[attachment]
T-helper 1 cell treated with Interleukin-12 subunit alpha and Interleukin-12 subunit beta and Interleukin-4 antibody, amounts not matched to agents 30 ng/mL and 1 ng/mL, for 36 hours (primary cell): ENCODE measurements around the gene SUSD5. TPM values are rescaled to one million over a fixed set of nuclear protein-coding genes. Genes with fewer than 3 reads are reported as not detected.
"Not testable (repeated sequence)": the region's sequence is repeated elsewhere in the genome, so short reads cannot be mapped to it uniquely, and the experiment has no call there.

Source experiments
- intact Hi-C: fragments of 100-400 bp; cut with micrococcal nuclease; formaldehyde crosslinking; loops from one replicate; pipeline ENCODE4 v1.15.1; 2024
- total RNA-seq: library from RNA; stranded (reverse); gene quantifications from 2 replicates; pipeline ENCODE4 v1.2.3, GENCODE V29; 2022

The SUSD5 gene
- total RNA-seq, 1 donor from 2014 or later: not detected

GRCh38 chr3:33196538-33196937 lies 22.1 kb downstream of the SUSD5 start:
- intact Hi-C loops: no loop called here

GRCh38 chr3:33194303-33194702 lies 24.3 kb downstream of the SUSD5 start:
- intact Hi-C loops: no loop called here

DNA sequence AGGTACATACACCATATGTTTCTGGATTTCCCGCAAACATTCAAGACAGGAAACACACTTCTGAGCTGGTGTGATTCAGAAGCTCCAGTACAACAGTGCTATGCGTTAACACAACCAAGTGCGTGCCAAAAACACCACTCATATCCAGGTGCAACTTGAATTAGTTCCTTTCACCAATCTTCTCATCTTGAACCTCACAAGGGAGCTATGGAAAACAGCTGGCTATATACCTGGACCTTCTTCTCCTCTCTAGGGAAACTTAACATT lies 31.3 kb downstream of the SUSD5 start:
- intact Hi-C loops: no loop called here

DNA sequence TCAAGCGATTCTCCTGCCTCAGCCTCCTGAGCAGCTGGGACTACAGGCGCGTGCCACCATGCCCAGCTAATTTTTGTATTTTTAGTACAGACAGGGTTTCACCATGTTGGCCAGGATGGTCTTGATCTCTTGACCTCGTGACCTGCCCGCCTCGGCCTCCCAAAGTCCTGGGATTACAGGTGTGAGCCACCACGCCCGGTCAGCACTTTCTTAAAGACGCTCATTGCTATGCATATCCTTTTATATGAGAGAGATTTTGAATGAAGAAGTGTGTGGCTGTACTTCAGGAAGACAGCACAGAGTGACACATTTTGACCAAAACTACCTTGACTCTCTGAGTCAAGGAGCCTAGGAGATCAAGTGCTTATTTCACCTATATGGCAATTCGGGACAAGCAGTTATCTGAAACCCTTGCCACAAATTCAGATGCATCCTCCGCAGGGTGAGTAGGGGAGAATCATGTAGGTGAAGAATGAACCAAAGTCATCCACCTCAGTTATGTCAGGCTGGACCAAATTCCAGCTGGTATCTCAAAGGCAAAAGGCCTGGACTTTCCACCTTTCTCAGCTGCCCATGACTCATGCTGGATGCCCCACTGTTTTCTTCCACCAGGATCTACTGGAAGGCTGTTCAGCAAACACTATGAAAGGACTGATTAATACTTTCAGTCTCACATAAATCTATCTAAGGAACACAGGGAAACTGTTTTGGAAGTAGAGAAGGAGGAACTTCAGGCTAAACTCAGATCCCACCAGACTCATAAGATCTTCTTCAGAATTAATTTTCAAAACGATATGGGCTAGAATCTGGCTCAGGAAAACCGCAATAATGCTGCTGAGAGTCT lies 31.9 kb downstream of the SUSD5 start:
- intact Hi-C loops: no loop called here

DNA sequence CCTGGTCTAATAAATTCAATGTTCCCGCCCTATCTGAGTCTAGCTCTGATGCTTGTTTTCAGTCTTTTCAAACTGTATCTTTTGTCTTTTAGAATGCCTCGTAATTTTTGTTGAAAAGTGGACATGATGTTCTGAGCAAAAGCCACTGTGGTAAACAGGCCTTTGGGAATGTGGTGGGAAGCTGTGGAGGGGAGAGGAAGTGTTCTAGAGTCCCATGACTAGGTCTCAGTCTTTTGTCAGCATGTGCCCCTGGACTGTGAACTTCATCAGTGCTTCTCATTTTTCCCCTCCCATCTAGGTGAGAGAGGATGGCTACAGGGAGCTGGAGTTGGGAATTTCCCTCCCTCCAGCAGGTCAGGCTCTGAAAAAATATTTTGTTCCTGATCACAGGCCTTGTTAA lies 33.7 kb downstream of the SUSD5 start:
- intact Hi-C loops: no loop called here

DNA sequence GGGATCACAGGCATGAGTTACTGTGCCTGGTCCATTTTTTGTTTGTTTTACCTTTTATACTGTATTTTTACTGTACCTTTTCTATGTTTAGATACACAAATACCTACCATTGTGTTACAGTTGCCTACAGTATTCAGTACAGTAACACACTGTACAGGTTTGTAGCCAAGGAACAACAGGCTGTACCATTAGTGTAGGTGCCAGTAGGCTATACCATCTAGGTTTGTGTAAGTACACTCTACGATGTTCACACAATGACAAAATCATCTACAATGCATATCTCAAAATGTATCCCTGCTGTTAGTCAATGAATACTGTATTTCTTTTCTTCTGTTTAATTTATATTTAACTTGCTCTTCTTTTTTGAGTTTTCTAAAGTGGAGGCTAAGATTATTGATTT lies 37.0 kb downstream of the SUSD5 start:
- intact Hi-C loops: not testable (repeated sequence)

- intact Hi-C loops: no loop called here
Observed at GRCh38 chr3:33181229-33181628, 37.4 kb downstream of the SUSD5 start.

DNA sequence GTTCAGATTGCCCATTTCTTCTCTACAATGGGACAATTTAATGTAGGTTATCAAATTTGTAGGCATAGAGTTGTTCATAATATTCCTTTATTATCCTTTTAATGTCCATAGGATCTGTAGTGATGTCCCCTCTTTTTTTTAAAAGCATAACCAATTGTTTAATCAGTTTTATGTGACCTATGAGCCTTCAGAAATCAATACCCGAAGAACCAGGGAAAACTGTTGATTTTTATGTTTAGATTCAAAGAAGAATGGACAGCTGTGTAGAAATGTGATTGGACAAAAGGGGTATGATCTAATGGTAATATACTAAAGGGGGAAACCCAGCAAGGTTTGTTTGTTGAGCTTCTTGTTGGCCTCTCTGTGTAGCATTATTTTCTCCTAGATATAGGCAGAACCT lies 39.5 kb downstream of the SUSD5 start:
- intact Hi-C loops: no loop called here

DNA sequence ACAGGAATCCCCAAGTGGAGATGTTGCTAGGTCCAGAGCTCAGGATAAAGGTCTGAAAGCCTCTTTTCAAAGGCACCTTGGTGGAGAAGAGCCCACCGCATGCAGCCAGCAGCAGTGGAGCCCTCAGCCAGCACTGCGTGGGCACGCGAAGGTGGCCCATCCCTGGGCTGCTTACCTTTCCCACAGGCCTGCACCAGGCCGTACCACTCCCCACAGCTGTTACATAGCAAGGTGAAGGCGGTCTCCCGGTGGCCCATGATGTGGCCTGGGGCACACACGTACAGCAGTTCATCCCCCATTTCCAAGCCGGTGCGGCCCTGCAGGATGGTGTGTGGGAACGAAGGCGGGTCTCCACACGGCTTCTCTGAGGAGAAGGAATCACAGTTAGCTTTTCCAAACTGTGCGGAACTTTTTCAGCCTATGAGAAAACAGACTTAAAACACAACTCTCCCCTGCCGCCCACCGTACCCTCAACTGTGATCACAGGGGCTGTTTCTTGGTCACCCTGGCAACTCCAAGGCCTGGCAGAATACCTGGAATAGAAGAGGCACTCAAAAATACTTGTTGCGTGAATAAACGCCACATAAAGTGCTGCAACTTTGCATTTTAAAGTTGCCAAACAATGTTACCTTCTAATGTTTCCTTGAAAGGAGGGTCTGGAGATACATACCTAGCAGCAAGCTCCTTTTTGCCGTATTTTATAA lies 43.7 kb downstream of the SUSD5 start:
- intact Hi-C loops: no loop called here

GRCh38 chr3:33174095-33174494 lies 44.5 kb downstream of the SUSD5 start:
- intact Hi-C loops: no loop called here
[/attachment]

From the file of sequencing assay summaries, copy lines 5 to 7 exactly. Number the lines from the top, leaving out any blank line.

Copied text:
- total RNA-seq: library from RNA; stranded (reverse); gene quantifications from 2 replicates; pipeline ENCODE4 v1.2.3, GENCODE V29; 2022

The SUSD5 gene
- total RNA-seq, 1 donor from 2014 or later: not detected